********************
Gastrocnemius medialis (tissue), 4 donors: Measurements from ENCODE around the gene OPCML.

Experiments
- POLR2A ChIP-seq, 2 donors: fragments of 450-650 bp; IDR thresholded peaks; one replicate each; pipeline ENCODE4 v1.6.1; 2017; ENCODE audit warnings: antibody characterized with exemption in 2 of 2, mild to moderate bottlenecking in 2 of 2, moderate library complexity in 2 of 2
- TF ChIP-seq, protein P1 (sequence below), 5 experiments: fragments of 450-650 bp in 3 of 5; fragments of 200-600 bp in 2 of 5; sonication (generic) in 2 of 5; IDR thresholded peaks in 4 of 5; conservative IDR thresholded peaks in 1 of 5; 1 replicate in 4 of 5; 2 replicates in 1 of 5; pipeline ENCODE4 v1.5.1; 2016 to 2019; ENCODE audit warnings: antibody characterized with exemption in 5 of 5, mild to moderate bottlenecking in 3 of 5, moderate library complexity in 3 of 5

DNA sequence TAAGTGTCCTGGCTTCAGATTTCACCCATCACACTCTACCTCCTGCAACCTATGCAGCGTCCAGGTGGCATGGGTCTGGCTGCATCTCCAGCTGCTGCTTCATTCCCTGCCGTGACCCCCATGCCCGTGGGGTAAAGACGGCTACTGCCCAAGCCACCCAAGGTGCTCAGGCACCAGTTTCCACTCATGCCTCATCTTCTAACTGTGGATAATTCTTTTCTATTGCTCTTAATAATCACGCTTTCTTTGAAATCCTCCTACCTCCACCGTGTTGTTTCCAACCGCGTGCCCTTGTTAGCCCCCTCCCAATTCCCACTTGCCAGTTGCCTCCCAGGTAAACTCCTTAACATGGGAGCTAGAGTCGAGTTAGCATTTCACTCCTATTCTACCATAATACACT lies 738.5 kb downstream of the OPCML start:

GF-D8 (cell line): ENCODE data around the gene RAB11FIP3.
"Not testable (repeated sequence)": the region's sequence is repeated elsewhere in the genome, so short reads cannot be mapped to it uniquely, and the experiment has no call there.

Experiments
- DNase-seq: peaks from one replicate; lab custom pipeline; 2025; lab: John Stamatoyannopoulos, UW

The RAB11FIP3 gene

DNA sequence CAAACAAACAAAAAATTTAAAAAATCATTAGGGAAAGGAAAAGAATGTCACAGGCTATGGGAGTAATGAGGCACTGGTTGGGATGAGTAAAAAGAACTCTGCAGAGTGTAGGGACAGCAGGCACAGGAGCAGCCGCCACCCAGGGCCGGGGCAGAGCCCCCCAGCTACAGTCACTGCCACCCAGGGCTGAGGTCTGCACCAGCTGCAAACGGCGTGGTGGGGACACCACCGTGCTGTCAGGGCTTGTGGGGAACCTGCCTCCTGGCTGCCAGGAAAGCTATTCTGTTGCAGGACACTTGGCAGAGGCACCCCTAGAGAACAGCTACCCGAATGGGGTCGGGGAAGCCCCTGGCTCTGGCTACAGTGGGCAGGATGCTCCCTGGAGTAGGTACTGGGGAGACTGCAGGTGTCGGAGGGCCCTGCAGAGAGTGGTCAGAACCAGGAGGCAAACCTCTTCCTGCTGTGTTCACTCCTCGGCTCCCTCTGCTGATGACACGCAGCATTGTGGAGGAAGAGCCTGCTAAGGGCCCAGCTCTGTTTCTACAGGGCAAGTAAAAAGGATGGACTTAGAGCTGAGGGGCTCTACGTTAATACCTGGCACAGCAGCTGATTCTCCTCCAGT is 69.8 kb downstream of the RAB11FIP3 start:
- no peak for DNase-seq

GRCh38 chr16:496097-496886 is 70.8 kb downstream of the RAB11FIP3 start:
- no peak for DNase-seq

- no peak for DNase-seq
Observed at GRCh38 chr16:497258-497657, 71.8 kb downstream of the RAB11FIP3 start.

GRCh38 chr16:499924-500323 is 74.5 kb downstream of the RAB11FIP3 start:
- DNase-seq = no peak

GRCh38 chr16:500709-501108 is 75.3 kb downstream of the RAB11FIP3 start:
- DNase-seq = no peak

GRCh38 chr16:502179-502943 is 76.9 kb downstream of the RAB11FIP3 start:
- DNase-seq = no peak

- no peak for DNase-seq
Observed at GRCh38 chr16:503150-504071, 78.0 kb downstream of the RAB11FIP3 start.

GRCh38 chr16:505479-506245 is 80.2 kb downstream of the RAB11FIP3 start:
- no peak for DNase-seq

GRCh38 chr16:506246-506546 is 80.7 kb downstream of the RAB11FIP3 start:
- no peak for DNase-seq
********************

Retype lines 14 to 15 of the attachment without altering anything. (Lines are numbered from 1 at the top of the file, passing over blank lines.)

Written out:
- no peak for DNase-seq

- no peak for DNase-seq